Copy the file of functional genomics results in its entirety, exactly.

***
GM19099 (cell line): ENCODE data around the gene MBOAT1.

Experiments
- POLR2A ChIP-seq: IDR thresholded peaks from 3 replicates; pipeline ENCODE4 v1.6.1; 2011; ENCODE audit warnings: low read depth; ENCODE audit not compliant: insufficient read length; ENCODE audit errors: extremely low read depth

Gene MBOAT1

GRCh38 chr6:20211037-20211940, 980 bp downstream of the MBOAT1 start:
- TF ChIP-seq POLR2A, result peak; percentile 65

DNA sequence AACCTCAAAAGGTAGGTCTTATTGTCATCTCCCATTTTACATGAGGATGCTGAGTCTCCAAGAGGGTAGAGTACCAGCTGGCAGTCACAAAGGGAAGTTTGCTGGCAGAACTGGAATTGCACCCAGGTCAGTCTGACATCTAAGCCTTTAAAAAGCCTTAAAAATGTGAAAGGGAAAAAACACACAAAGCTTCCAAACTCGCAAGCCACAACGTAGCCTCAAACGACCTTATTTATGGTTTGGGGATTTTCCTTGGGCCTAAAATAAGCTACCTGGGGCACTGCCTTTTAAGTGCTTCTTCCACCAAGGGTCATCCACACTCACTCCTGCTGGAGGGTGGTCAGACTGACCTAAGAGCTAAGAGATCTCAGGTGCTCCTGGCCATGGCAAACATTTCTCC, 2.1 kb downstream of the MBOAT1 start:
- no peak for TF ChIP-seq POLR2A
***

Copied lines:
GM19099 (cell line): ENCODE data around the gene MBOAT1.

Experiments
- POLR2A ChIP-seq: IDR thresholded peaks from 3 replicates; pipeline ENCODE4 v1.6.1; 2011; ENCODE audit warnings: low read depth; ENCODE audit not compliant: insufficient read length; ENCODE audit errors: extremely low read depth

Gene MBOAT1

GRCh38 chr6:20211037-20211940, 980 bp downstream of the MBOAT1 start:
- TF ChIP-seq POLR2A, result peak; percentile 65

DNA sequence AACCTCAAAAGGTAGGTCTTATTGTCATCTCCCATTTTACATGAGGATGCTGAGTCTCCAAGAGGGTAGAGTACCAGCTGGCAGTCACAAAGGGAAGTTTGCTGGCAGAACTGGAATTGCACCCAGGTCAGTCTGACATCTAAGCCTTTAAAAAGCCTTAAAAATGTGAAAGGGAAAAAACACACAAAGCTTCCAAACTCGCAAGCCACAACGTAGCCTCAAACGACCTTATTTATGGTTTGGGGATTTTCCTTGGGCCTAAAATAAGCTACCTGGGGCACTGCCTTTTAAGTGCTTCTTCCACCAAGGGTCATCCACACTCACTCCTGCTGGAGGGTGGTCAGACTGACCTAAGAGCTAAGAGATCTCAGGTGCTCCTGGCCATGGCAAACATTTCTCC, 2.1 kb downstream of the MBOAT1 start:
- no peak for TF ChIP-seq POLR2A